Football: Grading the Wolf Pack |

Football: Grading the Wolf Pack

by Joe Santoro

Grading the Nevada Wolf Pack football team after a 27-13 victory Saturday night over the Brigham Young Cougars . . .



Colin Kaepernick can certainly play better. The senior had a nice game (82 rushing yards, 196 passing) but he wasn’t asked to win this game by himself. He fumbled twice (recovering both) and was intercepted for the first time this season. He also had just 16 yards rushing on eight carries in the second half and his head coach pointed out on national TV after the game that he missed a few audubles. Kaepernick also failed to get the Pack in the end zone in the second half when another touchdown would have sealed the victory. It was a solid game for most quarterbacks in the country but not the type that has made Kaepernick a legitimate sleeper pick for the Heisman.


Vai Taua ran for 133 clock-eating yards on a career-high 29 carries. The 5-foot-10 senior did cough up the ball in the first quarter on a fumble (the replay showed that he might have already been down) but that was his only mistake. He also at least got back to the line of scrimmage on each of his 29 carries. Taua carried the ball eight times on the Pack’s 21-play drive in the second half. Taua’s performance was one of the greatest efforts by a Pack back in quite some time. Courtney Randall also had a solid game, catching a 6-yard touchdown pass and picking up 10 tough yards on four carries. His 4-yard run picked up a first down on the 21-play drive as did his 2-yard run in the second quarter on the Pack’s third scoring drive. He also had a 13-yard run called back because of a holding penalty.


This group just continues to roll along. Jeff Nady stepped in at tackle for an injured steve Haley and the Pack didn’t miss a beat. Oh, they’ve had better games. Veteran guard John Bender had a holding penalty and a personal foul. And Kaepernick didn’t run around as freely as he normally does as the Pack had problems at times blocking theedges. But the Pack still ran for 239 yards (mostly with Taua up the middle) and Kaepernick was sacked just once on 25 attempts. Jose Acuna had a nice block on Kaepernick’s 26-yard run in the second quarter to set up a score. The offensive line is the reason why the Pack controlled the ball for over 36 minutes. The 21-play, nine-minute drive at the end of the third quarter and start of the fourth quarter was a thing of beauty for this offensive line.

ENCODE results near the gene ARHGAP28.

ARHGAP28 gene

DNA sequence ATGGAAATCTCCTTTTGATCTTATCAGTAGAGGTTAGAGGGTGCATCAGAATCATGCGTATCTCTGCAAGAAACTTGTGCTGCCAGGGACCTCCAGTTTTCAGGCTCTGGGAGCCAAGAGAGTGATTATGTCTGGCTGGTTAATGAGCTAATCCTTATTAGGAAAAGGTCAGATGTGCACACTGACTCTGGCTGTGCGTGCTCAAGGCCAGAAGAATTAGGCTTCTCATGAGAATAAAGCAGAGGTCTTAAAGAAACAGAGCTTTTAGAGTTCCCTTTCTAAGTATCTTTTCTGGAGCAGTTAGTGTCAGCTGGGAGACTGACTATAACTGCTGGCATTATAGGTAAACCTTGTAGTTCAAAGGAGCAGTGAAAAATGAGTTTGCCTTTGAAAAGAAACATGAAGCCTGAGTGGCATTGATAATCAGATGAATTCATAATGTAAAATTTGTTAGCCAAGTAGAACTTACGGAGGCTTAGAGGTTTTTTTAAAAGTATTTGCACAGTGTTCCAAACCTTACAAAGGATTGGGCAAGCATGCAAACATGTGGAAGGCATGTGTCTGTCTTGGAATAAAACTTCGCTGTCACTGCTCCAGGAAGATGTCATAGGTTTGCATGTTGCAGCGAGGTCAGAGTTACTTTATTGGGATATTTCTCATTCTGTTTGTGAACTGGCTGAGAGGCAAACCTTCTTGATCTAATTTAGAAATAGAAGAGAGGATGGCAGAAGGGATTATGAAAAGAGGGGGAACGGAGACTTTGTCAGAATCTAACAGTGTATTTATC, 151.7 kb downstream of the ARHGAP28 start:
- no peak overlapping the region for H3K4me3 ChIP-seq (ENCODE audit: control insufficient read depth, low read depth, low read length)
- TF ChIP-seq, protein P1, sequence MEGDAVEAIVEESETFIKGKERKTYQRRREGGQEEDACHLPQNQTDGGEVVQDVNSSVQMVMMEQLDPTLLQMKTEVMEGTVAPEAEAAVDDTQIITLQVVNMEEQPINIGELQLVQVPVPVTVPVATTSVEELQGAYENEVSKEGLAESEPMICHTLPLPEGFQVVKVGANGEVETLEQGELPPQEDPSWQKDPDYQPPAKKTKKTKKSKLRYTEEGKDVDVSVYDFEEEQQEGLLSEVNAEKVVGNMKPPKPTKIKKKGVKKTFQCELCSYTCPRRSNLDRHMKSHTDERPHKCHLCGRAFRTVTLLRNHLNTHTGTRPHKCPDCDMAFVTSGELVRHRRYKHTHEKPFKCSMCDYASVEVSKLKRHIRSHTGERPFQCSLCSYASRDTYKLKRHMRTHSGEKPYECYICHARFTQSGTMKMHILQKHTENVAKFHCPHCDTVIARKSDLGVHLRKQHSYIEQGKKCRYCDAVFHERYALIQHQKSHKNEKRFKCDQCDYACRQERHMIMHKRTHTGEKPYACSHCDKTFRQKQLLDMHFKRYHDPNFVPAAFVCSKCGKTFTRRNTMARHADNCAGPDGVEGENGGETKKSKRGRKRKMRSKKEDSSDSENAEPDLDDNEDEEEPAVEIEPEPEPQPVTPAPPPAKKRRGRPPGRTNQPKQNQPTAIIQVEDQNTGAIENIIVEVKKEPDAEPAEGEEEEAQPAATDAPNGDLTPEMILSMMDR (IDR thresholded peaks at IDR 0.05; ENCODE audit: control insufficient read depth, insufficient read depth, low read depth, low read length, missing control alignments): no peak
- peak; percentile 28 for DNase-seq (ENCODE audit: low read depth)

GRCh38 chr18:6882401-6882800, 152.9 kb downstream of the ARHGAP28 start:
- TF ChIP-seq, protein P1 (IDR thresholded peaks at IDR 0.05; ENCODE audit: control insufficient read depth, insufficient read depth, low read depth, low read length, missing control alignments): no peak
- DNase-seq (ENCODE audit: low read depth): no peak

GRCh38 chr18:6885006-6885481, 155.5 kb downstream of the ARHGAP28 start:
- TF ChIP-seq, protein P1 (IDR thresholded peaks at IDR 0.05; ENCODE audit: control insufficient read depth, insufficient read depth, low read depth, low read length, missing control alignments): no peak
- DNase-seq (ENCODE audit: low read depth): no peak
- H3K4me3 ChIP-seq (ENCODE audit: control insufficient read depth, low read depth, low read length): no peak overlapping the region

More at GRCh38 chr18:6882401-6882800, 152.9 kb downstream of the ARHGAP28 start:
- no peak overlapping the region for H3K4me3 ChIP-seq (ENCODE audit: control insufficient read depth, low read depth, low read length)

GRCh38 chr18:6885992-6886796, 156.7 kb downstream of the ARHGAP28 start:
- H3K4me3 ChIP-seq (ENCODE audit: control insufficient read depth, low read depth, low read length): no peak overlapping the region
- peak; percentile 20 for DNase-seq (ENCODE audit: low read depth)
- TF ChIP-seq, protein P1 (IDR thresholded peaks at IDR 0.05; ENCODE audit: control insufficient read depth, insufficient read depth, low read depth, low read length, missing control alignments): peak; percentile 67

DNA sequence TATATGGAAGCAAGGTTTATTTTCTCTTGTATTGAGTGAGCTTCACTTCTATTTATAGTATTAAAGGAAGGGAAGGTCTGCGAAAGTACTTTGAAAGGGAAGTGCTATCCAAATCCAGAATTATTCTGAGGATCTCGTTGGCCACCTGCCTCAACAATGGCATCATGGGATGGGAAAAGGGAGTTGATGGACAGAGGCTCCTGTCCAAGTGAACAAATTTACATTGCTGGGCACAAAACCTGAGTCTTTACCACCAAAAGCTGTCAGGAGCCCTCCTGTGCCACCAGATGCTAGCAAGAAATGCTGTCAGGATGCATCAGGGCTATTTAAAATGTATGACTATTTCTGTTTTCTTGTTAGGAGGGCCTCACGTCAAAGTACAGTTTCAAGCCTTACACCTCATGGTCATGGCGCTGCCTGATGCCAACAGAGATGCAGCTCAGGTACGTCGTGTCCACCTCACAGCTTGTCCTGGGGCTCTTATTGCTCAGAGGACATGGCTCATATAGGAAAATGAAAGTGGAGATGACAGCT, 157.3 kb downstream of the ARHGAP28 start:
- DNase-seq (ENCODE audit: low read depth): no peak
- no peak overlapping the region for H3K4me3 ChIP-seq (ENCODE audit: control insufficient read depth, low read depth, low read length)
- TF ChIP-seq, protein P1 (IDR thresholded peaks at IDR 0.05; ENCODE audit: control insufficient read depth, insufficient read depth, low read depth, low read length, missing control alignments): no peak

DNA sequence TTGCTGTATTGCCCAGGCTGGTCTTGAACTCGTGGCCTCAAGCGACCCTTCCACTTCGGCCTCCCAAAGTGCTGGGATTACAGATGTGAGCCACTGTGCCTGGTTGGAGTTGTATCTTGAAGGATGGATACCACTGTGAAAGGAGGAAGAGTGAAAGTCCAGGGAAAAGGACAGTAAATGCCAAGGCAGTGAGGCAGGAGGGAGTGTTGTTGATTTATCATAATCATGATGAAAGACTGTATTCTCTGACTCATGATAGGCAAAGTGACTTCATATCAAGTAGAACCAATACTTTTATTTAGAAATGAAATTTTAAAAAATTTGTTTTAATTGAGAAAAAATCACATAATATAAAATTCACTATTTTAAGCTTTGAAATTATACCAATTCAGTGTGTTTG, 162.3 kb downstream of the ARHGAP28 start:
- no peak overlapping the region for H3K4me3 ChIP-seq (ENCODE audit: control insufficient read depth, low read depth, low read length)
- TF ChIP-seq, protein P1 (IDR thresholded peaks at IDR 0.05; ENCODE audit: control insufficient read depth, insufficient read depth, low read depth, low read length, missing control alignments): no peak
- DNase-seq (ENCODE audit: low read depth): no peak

Nobody caught more than three passes or gained as much as 59 yards as Kaepernick distributed the ball well, completing passes to nine different receivers. The only touchdown pass went to a running back (Randall).


Dontay Moch drilled BYU’s Bryan Kariya for a 3-yard loss in the second quatter and Brett Roy had the defensive play of the game, sacking BYU quarterback Jake Heaps with just under four minutes to play. Moch led the D-line with five tackles and Ryan Coulson and Zack Madonick had a couple tackles each. Coulson pressured Heaps into an incompletion early in the second quarter on a big 3rd-and-8 play from the Pack 45. 


James-Michael Johnson continues to turn in solid efforts week after week. Johnson had a team-high 10 tackles and was a big reason why BYU rushed for just 91 yards (3.6 per rush). Kevin Grimes had a solid game with six tackles and Brandon Marshall had a huge tackle for a loss (he drilled Heaps on a 1st-and-goal run from the Pack 9-yard line) and broke up a pass.


Doyle Miller is making a serious bid to become an All-Western Athletic Conference cornerback this season. The 5-foot-11 senior broke up four passes on Saturday and also had three tackles. Isaiah Frey nearly had an interceptionon on BYU’s first drive of the game that could have turned into seven points for the Pack. Frey had a solid game with three tackles. Marlon Johnson had nine tackles and has clearly stepped up his game this year. Heaps did complete 24 passes but half of those were to running backs.


Ricky Drake 38 yards) and Anthony Martinez (29 yards) each made their only field goal attempt and Brad Langley averaged 56.0 yards on each of his two punts (both were exactly 56 yards and one landed inside the 20). The Pack coverage teams had a so-so game as BYU returned three kickoffs for an average of 34.3 yards a return and one punt for eight yards. Rishard Matthews returned one punt for no yards and two kickoffs for a 16.0 average.


Chris Ault set the tone of this game right away, going for a 4th-and-1 situation on the Pack’s first drive of the game from their own 38-yard line. They made the first down and later scored on the drive for a 7-0 lead. It was an incredibly brave and gutsy call by Ault and might have been the call of the game. It showed that the Pack was going to play with extreme confidence and they weren’t going to be intimidated by a road game in front of 61,471 fans. The Pack was 3-of-4 on fourth downs in the game. You also have to love the way Ault and the offense put the ball in the hands of the running backs and offensive line and physically manhandled the bigger Cougars. It was obvious the Pack played with a sense of confidence all afternoon that was instilled in them by the coaching staff. The Pack defensive coaches also had a solid plan, bringing pressure on the young BYU quarterback when it was needed and not giving up the cheap big play. This Pack secondary is keeping everything in front of them lately and it is paying off.